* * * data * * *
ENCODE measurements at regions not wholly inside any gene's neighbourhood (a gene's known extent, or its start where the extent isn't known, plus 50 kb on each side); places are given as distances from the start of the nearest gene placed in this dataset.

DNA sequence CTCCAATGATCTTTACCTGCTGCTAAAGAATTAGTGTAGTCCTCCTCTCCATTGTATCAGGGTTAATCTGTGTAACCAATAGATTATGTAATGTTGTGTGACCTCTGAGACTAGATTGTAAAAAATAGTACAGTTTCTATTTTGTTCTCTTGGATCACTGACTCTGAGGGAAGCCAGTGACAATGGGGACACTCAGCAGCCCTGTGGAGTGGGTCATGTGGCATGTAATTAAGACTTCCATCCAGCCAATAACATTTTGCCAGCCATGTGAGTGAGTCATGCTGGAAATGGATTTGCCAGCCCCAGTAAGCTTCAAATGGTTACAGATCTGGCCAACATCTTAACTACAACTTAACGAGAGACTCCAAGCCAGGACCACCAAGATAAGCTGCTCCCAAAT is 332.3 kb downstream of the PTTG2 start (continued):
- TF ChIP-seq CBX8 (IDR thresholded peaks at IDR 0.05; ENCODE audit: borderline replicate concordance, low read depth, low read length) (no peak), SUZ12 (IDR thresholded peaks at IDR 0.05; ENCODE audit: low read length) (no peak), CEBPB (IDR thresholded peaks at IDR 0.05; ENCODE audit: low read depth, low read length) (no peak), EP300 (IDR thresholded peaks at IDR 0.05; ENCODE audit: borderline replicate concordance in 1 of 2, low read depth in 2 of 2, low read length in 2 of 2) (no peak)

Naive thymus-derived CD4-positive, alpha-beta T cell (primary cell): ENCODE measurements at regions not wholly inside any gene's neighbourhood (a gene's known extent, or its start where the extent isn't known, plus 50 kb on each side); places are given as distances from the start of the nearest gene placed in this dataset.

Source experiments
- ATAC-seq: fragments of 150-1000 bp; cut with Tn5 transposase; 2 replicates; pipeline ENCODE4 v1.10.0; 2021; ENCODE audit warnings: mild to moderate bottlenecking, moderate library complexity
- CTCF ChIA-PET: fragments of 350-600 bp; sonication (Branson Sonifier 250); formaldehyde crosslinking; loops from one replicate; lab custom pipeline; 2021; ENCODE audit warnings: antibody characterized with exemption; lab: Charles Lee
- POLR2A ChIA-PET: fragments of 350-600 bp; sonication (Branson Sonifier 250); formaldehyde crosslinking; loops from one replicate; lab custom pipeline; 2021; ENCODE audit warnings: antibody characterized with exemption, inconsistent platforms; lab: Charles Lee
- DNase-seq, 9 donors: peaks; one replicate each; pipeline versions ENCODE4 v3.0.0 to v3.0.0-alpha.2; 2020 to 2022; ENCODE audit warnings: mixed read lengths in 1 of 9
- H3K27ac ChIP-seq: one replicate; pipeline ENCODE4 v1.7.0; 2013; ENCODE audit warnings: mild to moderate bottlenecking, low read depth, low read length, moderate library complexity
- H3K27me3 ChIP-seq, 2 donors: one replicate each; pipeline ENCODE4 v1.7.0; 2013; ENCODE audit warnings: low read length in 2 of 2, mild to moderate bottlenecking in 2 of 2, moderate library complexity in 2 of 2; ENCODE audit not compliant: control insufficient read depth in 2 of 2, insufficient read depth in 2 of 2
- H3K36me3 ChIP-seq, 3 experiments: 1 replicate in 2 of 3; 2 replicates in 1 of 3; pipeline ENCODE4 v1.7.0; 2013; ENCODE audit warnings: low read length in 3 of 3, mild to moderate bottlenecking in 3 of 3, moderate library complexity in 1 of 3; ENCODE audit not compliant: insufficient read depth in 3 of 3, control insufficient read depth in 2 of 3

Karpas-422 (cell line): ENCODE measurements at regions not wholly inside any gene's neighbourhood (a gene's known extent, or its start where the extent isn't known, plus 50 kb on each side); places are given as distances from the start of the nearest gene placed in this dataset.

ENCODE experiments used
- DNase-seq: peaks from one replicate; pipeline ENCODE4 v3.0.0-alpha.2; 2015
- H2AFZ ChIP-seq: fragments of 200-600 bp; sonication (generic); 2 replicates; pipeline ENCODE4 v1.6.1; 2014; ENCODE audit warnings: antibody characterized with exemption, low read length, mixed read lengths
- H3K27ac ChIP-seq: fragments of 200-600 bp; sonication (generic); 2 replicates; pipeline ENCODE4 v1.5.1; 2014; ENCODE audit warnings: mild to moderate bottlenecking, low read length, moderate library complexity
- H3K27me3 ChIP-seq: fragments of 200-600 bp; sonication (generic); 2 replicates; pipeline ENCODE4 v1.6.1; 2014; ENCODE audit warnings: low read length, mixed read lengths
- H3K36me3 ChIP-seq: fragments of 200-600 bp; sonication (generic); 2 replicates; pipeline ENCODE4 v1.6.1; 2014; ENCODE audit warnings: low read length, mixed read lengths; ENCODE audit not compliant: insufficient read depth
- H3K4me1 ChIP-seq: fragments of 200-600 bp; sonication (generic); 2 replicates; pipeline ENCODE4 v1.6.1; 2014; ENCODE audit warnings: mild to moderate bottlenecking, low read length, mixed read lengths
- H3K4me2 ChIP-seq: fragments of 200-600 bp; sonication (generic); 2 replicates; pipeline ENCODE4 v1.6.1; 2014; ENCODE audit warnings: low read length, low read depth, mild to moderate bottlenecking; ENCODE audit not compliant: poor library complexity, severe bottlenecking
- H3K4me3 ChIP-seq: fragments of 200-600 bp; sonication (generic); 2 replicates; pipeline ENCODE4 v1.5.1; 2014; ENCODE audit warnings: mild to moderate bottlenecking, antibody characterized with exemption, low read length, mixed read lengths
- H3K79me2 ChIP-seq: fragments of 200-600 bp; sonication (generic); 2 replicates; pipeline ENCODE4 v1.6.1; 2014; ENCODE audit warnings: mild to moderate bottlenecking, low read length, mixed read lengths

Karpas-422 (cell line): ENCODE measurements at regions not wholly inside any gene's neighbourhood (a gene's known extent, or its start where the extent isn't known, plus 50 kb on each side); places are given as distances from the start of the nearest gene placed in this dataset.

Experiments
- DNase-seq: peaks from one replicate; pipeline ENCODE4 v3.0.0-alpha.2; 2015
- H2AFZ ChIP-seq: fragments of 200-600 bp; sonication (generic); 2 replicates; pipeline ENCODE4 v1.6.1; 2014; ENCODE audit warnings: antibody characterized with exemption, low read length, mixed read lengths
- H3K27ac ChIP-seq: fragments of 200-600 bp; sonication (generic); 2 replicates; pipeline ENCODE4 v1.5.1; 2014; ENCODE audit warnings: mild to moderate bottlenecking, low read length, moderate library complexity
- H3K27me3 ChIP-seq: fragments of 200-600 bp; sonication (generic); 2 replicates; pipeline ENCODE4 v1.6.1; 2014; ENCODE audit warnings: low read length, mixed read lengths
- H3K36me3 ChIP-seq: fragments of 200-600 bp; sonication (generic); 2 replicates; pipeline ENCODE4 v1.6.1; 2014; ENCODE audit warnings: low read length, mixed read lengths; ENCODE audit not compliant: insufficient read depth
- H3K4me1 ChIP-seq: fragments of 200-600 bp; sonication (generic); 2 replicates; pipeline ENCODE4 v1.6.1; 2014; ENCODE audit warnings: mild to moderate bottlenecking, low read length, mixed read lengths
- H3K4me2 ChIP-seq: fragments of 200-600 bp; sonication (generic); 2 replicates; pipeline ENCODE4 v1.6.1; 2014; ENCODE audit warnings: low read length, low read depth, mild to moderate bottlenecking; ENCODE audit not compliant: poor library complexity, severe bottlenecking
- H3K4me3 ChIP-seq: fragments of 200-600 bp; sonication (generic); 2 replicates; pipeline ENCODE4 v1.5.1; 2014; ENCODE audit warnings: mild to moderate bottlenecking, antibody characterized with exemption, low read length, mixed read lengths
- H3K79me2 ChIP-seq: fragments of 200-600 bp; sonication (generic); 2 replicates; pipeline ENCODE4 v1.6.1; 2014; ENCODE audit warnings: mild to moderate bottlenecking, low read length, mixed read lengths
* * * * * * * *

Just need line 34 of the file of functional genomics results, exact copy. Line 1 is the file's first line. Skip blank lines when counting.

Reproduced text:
- H3K79me2 ChIP-seq: fragments of 200-600 bp; sonication (generic); 2 replicates; pipeline ENCODE4 v1.6.1; 2014; ENCODE audit warnings: mild to moderate bottlenecking, low read length, mixed read lengths